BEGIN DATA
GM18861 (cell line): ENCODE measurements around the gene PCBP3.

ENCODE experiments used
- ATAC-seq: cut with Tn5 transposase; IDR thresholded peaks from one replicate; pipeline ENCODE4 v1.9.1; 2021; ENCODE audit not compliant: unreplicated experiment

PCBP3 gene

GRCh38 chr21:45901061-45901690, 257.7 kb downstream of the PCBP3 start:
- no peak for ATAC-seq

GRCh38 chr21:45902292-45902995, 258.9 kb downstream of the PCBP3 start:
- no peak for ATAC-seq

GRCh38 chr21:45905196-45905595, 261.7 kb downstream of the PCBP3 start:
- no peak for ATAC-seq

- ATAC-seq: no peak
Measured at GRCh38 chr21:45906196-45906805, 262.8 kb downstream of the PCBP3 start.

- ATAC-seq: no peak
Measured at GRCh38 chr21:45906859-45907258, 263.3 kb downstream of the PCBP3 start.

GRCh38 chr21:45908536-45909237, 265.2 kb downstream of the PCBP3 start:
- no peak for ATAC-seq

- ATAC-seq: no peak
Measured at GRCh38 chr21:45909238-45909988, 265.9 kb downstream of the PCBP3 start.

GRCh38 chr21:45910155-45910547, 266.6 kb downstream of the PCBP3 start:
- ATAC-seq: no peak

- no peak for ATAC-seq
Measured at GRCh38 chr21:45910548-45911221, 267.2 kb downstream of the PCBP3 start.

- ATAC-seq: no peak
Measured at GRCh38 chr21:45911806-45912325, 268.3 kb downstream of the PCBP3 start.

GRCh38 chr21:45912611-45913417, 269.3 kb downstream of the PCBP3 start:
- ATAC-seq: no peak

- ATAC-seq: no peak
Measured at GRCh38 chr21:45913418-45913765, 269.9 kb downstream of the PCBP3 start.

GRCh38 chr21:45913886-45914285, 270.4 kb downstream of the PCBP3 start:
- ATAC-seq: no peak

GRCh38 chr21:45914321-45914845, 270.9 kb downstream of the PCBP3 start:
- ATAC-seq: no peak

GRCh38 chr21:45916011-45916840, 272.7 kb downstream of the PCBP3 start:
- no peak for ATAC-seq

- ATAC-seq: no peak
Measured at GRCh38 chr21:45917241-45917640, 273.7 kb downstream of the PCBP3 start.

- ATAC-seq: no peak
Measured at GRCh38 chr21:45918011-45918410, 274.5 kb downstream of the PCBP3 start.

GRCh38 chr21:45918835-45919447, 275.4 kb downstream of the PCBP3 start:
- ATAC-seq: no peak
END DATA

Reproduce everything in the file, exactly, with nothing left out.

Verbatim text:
GM18861 (cell line): ENCODE measurements around the gene PCBP3.

ENCODE experiments used
- ATAC-seq: cut with Tn5 transposase; IDR thresholded peaks from one replicate; pipeline ENCODE4 v1.9.1; 2021; ENCODE audit not compliant: unreplicated experiment

PCBP3 gene

GRCh38 chr21:45901061-45901690, 257.7 kb downstream of the PCBP3 start:
- no peak for ATAC-seq

GRCh38 chr21:45902292-45902995, 258.9 kb downstream of the PCBP3 start:
- no peak for ATAC-seq

GRCh38 chr21:45905196-45905595, 261.7 kb downstream of the PCBP3 start:
- no peak for ATAC-seq

- ATAC-seq: no peak
Measured at GRCh38 chr21:45906196-45906805, 262.8 kb downstream of the PCBP3 start.

- ATAC-seq: no peak
Measured at GRCh38 chr21:45906859-45907258, 263.3 kb downstream of the PCBP3 start.

GRCh38 chr21:45908536-45909237, 265.2 kb downstream of the PCBP3 start:
- no peak for ATAC-seq

- ATAC-seq: no peak
Measured at GRCh38 chr21:45909238-45909988, 265.9 kb downstream of the PCBP3 start.

GRCh38 chr21:45910155-45910547, 266.6 kb downstream of the PCBP3 start:
- ATAC-seq: no peak

- no peak for ATAC-seq
Measured at GRCh38 chr21:45910548-45911221, 267.2 kb downstream of the PCBP3 start.

- ATAC-seq: no peak
Measured at GRCh38 chr21:45911806-45912325, 268.3 kb downstream of the PCBP3 start.

GRCh38 chr21:45912611-45913417, 269.3 kb downstream of the PCBP3 start:
- ATAC-seq: no peak

- ATAC-seq: no peak
Measured at GRCh38 chr21:45913418-45913765, 269.9 kb downstream of the PCBP3 start.

GRCh38 chr21:45913886-45914285, 270.4 kb downstream of the PCBP3 start:
- ATAC-seq: no peak

GRCh38 chr21:45914321-45914845, 270.9 kb downstream of the PCBP3 start:
- ATAC-seq: no peak

GRCh38 chr21:45916011-45916840, 272.7 kb downstream of the PCBP3 start:
- no peak for ATAC-seq

- ATAC-seq: no peak
Measured at GRCh38 chr21:45917241-45917640, 273.7 kb downstream of the PCBP3 start.

- ATAC-seq: no peak
Measured at GRCh38 chr21:45918011-45918410, 274.5 kb downstream of the PCBP3 start.

GRCh38 chr21:45918835-45919447, 275.4 kb downstream of the PCBP3 start:
- ATAC-seq: no peak